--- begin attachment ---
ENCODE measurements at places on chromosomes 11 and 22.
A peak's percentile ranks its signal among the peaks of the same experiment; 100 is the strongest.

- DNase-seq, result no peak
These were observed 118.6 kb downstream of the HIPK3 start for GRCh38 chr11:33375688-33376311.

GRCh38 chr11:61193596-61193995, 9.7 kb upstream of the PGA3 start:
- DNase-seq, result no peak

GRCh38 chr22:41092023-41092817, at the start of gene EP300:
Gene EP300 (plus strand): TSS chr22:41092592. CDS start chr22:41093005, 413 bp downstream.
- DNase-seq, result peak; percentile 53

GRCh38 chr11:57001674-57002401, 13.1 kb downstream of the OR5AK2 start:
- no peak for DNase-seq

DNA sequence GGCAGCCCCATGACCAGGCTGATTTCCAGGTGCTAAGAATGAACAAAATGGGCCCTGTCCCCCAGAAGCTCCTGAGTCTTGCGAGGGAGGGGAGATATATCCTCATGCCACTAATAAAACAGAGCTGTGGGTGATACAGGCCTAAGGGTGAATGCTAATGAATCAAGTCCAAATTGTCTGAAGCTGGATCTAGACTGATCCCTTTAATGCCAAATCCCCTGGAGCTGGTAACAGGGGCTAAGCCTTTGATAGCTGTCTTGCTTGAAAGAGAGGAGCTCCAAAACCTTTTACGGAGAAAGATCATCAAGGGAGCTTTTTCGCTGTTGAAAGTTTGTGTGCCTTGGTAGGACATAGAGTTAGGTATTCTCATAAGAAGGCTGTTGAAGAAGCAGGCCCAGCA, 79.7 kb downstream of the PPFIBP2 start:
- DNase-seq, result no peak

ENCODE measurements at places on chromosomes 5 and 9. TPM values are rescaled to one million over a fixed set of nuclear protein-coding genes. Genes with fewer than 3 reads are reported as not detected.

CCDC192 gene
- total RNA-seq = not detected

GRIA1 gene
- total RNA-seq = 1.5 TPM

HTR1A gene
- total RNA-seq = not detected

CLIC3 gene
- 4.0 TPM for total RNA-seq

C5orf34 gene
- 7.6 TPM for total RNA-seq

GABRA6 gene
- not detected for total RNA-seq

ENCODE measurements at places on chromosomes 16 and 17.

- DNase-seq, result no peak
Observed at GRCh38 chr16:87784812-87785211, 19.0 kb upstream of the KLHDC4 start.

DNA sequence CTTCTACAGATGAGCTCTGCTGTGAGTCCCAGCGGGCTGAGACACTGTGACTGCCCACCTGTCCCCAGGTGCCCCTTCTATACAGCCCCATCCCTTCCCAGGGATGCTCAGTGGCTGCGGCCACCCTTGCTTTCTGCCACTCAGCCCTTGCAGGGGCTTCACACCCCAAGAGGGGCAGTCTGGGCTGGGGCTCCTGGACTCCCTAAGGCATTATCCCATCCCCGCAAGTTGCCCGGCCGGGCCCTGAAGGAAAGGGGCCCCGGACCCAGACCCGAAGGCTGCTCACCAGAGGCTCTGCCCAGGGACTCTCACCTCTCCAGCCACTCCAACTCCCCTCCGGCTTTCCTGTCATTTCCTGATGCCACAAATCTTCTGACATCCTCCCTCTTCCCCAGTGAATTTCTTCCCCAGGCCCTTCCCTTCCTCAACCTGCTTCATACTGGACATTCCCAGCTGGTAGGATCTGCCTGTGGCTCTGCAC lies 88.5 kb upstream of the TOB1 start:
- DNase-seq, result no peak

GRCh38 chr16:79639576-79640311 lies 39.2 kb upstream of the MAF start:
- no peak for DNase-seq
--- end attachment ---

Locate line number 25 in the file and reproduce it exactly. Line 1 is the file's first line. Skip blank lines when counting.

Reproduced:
GABRA6 gene